MedPAC's Latest Part B Proposals Would Raise the Cost of Care

Ben Jones
Published: Sunday, Aug 06, 2017
Ben Jones

Ben Jones
In April, the Medicare Payment Advisory Commission (MedPAC) voted to approve several proposals aimed at decreasing Medicare spending for Part B physician-administered drugs—proposals that were formally submitted to Congress in June. MedPAC projected that the proposed policies would have a first-year savings of up to 0 million, increasing to billion over 5 years.1 Unfortunately, MedPAC’s recommendations are centered around the creation of a Drug Value Program that combines 2 previously abandoned programs and could quickly backfire, accelerating the shift in cancer care from cost-efficient physicians’ offices to more-expensive hospital settings, fueling dramatic increases in Part B expenditures.

Proposals Blend Concepts From 2 Highly Scrutinized Programs

MedPAC’s recommendations are nothing new. They incorporate aspects of CMS’ controversial Part B drug-payment demo program (designed to eliminate the financial incentive to choose higher-cost drugs) with CMS’ Competitive Acquisition Program (which involved obtaining drugs from lowest-cost suppliers). The demo program never got off the ground and was tabled last year because of fierce opposition, while the Competitive Acquisition Program failed miserably over a decade ago.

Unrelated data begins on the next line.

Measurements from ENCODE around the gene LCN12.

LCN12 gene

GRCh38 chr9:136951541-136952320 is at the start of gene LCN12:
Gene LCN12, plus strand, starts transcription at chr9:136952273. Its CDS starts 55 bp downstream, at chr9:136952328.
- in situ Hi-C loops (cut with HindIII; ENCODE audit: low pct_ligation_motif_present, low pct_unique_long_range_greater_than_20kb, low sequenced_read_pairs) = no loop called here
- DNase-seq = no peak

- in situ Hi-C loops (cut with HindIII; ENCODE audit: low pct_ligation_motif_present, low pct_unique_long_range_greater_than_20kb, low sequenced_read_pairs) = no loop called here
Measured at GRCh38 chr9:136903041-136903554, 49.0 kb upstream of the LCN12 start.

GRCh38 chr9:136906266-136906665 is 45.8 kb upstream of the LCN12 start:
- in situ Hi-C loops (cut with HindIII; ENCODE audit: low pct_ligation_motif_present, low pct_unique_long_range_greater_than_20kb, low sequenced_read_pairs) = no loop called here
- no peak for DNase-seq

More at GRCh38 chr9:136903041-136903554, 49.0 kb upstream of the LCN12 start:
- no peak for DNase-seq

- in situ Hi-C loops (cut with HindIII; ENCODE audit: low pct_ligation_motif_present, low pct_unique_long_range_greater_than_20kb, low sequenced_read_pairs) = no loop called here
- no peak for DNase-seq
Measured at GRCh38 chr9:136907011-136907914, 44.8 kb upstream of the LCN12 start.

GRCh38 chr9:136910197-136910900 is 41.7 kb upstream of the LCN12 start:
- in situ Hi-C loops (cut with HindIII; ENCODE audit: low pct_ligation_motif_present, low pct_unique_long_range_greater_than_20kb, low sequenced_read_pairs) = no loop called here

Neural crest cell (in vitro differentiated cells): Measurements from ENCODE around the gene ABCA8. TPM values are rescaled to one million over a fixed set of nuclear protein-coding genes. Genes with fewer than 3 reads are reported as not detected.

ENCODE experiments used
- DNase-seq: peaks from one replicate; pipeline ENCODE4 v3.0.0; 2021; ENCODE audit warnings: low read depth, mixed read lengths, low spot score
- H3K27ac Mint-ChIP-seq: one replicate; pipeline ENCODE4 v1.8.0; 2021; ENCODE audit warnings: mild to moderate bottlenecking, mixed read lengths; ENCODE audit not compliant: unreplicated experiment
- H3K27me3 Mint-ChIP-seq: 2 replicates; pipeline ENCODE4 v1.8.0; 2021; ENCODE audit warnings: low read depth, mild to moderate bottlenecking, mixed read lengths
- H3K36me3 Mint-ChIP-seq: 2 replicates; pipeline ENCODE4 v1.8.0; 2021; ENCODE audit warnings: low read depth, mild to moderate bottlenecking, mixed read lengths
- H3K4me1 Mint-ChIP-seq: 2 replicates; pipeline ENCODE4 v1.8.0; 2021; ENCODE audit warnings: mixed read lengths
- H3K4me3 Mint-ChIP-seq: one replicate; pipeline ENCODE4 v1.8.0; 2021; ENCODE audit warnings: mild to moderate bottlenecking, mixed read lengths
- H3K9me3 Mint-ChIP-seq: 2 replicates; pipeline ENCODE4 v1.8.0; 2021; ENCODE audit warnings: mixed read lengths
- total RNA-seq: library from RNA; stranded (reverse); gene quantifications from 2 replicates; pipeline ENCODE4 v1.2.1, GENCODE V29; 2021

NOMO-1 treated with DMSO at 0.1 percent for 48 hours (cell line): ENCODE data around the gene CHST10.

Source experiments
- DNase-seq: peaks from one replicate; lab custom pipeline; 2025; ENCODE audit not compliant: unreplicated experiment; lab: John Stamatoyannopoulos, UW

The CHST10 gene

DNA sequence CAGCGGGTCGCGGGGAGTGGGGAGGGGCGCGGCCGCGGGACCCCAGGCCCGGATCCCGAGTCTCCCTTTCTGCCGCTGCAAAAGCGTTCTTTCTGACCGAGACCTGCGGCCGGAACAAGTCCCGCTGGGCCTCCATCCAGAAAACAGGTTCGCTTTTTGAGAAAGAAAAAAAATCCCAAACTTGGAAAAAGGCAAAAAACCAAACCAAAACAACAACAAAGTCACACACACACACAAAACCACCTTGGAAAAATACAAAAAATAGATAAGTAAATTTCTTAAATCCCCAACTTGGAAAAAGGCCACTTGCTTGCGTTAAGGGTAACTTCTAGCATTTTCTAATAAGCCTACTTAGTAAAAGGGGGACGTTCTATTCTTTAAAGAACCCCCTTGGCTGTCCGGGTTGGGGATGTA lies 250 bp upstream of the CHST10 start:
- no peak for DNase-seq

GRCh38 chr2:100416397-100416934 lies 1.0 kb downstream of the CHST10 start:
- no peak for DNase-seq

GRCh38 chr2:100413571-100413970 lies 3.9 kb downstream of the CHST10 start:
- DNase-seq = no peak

MedPAC’s proposals also bring back price negotiation, a failed concept CMS tested in 2006 with the Competitive Acquisition Program (CAP). Under CAP, physicians obtained drugs for Medicare patients from CMS-approved vendors who negotiated with manufacturers. Because of low enrollment, the program died in 2008. Although CMS claims that the issues that prevented CAP from succeeding have been resolved, the transition to negotiated prices would still be very difficult for cancer practices that carry all the risk associated with providing these expensive drugs to patients. Cancer drugs are toxic, requiring special inventory management and safe handling by specially trained personnel—all of which is supposed to be covered by the current ASP plus 6%. The 6% markup is also intended to insulate providers against market conditions—having to purchase a drug at above-average cost, for example.

Other Forces Affecting Reimbursement

In addition to market fluidity, other pressures also are having an impact on drug reimbursement, making financially vulnerable practices even more fragile. The 2% sequestration cut implemented in 2013 essentially reduced ASP plus 6% to ASP plus 4.3%, a significant reduction in the add-on fee needed for handling these toxic pharmaceuticals.
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